“Oak in Winter” | 1st Sunday of Advent 2022

There’s a lot of whiplash in the priesthood.

The time surrounding my ordination to the priesthood in May 2018 was so joyful. We were ordained in late May and didn’t start in our parishes until almost July, so we had about a month for trips, and a “victory tour” of the diocese – celebrating Mass at the various parishes where we’d grown up, or served as deacons, or lived during our pastoral internships.

These were days filled with cards and well-wishes, visits from friends, and a sense of optimism about the future. 

When we moved in to our parishes, all 7 of us had the same letter waiting for us…

FROM: Diocese of Joliet CHANCELLOR
PERSONAL & CONFIDENTIAL (in red ink, of course)

“Dear Father, Congratulations on your ordination and welcome to parish ministry. Please find the enclosed funeral planning forms which the Diocese will keep on record for the event of your death. Every effort will be made to honor your wishes.”

It makes sense, of course, and I’m glad they did it sooner rather than later. But the whiplash from life to death was almost laughable. I picked everything including where I want the funeral Mass celebrated, where I want to be buried, what readings and music I’d like, who I want to preach the homily, even who I’d like the pallbearers to be. (We’re allowed to update these whenever we want)

For my pallbearers, I asked them to track down every person I worked on a group project with in high school so those people could let me down, one more time. (That’s a joke)

It got me thinking about my own death, and for some reason I have always had this desire to die in the late autumn. I realize that the whens & wheres of my death are not up to me, but if I had my druthers I think I would like it to be late November, sometime around Christ the King and the 1st Sunday of Advent.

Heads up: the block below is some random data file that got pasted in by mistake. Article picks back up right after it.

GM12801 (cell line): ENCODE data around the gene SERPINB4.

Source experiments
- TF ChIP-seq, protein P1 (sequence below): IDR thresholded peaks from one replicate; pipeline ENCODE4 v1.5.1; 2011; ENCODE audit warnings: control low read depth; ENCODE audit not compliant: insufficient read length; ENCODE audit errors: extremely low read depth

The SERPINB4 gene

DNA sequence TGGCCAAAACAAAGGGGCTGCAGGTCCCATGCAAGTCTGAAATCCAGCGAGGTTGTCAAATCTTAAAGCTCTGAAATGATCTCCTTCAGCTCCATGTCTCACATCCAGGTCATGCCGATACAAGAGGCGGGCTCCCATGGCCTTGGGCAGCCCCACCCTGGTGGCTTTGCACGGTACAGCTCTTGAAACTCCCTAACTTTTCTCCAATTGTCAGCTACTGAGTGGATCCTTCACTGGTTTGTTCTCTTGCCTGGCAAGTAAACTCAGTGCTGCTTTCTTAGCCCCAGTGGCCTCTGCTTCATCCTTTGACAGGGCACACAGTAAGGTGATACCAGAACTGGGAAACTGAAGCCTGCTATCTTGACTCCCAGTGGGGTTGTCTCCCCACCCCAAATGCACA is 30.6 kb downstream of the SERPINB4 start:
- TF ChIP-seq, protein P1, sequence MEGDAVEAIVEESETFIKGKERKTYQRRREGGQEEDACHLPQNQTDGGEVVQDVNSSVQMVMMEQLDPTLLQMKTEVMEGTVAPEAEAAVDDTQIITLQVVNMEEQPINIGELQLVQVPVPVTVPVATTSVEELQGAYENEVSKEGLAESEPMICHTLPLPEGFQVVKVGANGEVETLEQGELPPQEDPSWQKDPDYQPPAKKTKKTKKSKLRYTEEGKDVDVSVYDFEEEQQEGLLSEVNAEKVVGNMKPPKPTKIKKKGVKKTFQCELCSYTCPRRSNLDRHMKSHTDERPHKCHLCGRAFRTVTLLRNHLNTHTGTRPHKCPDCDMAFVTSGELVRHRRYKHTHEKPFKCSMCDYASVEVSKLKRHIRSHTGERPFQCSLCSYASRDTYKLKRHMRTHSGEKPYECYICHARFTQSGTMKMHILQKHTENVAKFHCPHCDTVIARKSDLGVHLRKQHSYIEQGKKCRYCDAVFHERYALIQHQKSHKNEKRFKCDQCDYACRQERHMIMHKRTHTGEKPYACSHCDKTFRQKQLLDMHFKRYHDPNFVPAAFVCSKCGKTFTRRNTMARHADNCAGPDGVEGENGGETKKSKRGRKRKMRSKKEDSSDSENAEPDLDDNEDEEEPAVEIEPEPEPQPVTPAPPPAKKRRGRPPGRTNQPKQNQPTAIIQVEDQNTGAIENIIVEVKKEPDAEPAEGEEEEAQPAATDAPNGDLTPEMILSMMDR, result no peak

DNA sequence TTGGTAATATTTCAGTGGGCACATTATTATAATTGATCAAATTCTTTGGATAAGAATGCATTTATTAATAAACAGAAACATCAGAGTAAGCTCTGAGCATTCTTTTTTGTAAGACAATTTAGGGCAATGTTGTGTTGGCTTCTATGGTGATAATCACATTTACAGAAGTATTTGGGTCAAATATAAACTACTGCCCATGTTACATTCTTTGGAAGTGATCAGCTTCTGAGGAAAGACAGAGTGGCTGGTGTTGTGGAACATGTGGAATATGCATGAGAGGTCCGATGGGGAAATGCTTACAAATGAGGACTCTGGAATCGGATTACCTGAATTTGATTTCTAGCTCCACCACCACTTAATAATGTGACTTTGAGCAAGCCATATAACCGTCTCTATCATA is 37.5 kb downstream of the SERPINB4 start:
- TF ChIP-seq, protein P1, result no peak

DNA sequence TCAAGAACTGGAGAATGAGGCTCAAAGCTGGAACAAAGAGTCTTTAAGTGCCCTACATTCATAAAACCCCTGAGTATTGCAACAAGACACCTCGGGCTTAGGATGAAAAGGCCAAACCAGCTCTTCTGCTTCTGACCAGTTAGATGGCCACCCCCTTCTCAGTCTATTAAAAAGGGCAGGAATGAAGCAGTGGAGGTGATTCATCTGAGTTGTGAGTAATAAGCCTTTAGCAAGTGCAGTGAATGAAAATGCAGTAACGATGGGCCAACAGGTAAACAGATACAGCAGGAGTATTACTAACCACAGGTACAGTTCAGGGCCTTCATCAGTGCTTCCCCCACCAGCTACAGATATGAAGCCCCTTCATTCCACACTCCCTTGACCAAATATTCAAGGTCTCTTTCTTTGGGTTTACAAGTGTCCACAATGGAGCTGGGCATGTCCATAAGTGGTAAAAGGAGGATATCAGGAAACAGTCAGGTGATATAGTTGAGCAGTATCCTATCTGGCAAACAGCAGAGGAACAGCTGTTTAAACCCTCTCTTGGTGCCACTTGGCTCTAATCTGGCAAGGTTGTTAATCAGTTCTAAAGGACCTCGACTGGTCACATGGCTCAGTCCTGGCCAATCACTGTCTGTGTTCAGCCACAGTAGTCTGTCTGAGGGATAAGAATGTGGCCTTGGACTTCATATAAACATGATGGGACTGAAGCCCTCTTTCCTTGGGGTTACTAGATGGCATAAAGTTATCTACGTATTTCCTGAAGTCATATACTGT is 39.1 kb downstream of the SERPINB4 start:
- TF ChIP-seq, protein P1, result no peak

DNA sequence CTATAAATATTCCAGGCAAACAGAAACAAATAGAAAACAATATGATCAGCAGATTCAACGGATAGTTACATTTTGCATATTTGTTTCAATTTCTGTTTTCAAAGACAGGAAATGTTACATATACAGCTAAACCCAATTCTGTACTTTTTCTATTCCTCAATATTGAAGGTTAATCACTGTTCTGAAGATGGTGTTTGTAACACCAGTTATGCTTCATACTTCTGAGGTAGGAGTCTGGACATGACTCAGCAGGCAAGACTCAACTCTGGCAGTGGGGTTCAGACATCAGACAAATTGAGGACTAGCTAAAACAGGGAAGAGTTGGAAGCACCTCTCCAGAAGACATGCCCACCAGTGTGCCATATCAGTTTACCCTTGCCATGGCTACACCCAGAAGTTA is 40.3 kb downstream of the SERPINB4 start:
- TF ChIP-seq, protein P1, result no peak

Part of this is logistical – if I die in winter, they’ll stick me in a fridge or something until the ground thaws; if I die in summer, well…I’ve done too many graveside services that are hot and sticky, and everyone who attends those is sad because it’s hot and stick and not because the person is dead.

But the real meaning/reasoning is much deeper, and I have trouble putting it into words. So, this week I just used someone else’s words. One of my favorite authors is Michael D. O’Brien, who wrote Island of the World, Theophilos, Father Elijah, and Sophia House to name only a few. He has a marvelous essay on Christian culture, the dying of the year, and Advent. I used it in my homily this weekend, and I think you’ll find it extremely edifying.

Here’s an excerpt:
“In late autumn, everything is stripped to its essential form…

Within that pungent aroma was the smell of acorns, containing messages about death and rebirth. Along with it came the underlying sense that written into creation are “words” from our Creator, for God has designed all living things, even the simplest, to bear a kind of witness to larger truths. An acorn, a maple key, pips in a pine cone, even the lowly mustard seed—tiny, deceptively simple—contain a vast library of meaning. A seed is so much more than just a code for replicating itself, more than an investment in a distant Spring. More than just a statement of faith on the part of a tree, a biological equivalent to the virtue of hope. A seed is a kingdom, a world really. It has the future wrapped tightly in every cell, waiting to unfold; entire forests lie buried in each small kernel.”

Advent, placed so strategically at the dying of the year, is good training for this. We must not be like the ancient pagans who watched the coming of winter with a kind of terror-stricken obsession, mesmerized by the specter of death, enslaved to death, sacrificing their children to the insatiable appetite of death. During Advent, we learn to gaze into the growing dark with Spring in our eyes. Impossible? Yes, it is. But Christians must always keep an icon of the impossible in their hearts as a model of the true shape of reality, so much bigger than our terrors.”

You can find the entire essay here.

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